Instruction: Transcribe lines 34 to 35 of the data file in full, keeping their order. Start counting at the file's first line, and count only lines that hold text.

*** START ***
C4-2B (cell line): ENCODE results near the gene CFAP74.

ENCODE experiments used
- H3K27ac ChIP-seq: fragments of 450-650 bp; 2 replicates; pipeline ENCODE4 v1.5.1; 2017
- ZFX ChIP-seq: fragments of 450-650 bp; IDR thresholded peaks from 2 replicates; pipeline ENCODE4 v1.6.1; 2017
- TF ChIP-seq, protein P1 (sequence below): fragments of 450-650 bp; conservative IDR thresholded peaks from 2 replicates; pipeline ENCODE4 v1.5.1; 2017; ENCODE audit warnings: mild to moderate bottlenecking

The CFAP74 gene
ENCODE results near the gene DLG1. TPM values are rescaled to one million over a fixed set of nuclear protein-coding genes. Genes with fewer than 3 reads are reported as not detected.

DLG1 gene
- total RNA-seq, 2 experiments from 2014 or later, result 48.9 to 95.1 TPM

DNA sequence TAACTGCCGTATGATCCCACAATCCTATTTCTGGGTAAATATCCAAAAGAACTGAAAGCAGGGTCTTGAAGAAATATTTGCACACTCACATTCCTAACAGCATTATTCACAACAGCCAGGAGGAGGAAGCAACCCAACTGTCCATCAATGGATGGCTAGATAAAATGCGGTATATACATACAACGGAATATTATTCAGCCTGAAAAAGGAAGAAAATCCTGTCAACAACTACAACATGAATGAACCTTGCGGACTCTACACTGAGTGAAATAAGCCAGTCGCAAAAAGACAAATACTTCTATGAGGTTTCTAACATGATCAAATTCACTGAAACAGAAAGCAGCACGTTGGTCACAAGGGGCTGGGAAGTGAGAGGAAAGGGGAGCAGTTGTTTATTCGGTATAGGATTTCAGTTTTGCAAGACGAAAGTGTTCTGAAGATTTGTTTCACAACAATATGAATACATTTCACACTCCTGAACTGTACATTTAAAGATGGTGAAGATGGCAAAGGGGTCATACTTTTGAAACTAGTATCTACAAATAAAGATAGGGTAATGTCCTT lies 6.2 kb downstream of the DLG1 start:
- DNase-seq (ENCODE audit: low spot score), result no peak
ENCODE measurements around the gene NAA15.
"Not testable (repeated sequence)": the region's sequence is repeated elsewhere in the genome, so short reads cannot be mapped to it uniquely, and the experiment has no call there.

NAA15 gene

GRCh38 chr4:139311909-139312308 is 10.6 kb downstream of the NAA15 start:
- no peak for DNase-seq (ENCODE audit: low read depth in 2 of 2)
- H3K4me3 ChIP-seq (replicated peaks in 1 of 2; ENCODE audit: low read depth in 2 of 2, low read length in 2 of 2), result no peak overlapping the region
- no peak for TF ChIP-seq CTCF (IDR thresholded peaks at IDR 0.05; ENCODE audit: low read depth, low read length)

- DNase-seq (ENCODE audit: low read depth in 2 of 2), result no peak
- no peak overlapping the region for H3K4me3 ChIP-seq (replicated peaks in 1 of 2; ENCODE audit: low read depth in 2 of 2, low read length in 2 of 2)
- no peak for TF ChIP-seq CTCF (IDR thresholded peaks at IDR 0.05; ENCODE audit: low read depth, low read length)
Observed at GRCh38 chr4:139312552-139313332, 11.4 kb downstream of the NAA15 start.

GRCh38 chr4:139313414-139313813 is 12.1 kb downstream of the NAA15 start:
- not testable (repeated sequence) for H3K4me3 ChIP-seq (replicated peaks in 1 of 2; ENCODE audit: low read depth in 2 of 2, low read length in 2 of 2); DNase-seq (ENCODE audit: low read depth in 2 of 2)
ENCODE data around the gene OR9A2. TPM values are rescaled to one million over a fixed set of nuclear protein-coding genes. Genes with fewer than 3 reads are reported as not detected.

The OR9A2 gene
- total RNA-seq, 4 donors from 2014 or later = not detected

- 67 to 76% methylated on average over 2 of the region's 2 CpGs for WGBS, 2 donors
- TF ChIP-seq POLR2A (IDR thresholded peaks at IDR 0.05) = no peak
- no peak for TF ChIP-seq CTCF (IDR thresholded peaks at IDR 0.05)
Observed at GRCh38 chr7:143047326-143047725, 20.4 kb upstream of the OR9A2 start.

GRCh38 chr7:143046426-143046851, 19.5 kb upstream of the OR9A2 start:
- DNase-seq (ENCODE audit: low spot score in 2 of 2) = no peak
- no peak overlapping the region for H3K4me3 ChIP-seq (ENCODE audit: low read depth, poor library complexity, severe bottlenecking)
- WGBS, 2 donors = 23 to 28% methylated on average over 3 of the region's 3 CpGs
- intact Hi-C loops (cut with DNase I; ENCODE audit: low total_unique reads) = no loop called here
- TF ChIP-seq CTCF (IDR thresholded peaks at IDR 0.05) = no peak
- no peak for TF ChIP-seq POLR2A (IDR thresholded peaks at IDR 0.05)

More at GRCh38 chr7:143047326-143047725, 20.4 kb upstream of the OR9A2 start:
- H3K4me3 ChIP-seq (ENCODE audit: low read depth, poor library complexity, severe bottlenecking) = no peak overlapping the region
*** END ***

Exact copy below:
- no peak overlapping the region for H3K4me3 ChIP-seq (ENCODE audit: low read depth, poor library complexity, severe bottlenecking)
- WGBS, 2 donors = 23 to 28% methylated on average over 3 of the region's 3 CpGs